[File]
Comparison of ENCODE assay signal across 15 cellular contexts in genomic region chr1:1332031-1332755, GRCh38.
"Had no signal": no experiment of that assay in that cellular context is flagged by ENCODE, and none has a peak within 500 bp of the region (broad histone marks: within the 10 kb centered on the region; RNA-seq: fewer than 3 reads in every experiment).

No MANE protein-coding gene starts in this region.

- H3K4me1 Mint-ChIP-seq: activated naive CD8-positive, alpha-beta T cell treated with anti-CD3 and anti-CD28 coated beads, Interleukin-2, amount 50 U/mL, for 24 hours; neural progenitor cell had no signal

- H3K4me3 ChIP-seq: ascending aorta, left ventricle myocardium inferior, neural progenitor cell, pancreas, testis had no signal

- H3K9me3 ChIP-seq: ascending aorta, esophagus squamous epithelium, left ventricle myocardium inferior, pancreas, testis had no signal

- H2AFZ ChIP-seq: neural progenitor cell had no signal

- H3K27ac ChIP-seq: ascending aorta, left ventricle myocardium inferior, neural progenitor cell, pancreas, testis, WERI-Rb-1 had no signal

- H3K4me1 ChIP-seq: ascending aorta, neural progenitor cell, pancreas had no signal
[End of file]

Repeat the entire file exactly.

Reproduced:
Comparison of ENCODE assay signal across 15 cellular contexts in genomic region chr1:1332031-1332755, GRCh38.
"Had no signal": no experiment of that assay in that cellular context is flagged by ENCODE, and none has a peak within 500 bp of the region (broad histone marks: within the 10 kb centered on the region; RNA-seq: fewer than 3 reads in every experiment).

No MANE protein-coding gene starts in this region.

- H3K4me1 Mint-ChIP-seq: activated naive CD8-positive, alpha-beta T cell treated with anti-CD3 and anti-CD28 coated beads, Interleukin-2, amount 50 U/mL, for 24 hours; neural progenitor cell had no signal

- H3K4me3 ChIP-seq: ascending aorta, left ventricle myocardium inferior, neural progenitor cell, pancreas, testis had no signal

- H3K9me3 ChIP-seq: ascending aorta, esophagus squamous epithelium, left ventricle myocardium inferior, pancreas, testis had no signal

- H2AFZ ChIP-seq: neural progenitor cell had no signal

- H3K27ac ChIP-seq: ascending aorta, left ventricle myocardium inferior, neural progenitor cell, pancreas, testis, WERI-Rb-1 had no signal

- H3K4me1 ChIP-seq: ascending aorta, neural progenitor cell, pancreas had no signal